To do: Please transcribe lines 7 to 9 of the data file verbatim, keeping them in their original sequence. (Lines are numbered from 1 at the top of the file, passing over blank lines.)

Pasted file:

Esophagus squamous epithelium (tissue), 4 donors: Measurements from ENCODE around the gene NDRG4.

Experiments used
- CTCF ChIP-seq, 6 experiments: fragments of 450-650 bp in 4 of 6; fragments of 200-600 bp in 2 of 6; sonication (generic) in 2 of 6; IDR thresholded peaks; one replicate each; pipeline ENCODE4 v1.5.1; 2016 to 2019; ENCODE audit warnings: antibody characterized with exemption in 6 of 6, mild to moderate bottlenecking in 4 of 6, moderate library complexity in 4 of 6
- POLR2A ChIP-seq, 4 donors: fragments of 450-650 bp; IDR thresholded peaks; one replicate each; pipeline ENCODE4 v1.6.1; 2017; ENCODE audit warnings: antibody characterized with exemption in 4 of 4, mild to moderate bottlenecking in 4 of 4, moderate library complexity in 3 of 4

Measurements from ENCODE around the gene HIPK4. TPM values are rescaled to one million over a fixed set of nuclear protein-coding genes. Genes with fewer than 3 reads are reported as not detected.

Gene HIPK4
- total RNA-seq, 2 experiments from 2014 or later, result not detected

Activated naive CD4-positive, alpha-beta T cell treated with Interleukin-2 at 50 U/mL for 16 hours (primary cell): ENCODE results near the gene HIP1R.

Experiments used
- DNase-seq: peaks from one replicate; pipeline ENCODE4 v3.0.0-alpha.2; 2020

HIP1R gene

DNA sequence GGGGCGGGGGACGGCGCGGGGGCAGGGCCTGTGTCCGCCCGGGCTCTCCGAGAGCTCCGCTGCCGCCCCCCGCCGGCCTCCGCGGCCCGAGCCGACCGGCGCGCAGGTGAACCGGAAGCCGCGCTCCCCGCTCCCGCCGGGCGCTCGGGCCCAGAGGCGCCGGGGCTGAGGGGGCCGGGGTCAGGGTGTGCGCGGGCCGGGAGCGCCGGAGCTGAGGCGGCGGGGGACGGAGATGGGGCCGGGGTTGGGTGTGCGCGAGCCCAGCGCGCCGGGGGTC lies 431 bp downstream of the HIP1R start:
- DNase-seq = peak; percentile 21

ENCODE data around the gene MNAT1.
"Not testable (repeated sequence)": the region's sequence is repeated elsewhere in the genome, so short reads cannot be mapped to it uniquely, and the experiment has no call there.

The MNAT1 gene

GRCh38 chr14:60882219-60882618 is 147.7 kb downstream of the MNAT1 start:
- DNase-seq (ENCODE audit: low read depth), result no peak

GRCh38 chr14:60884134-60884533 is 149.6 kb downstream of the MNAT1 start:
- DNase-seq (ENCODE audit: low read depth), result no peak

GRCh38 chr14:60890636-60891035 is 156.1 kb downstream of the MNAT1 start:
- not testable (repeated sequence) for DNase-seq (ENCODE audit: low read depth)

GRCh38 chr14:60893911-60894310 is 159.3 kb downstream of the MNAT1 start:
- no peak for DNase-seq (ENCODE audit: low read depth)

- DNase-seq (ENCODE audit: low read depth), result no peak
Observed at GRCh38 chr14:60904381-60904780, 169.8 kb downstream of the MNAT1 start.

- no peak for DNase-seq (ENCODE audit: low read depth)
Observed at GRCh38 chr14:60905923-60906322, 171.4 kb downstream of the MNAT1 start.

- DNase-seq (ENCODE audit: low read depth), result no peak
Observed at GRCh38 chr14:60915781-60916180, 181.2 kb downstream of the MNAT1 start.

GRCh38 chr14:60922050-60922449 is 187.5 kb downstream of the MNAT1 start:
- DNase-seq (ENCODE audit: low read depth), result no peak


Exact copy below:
- total RNA-seq, 2 experiments from 2014 or later, result not detected

Activated naive CD4-positive, alpha-beta T cell treated with Interleukin-2 at 50 U/mL for 16 hours (primary cell): ENCODE results near the gene HIP1R.

Experiments used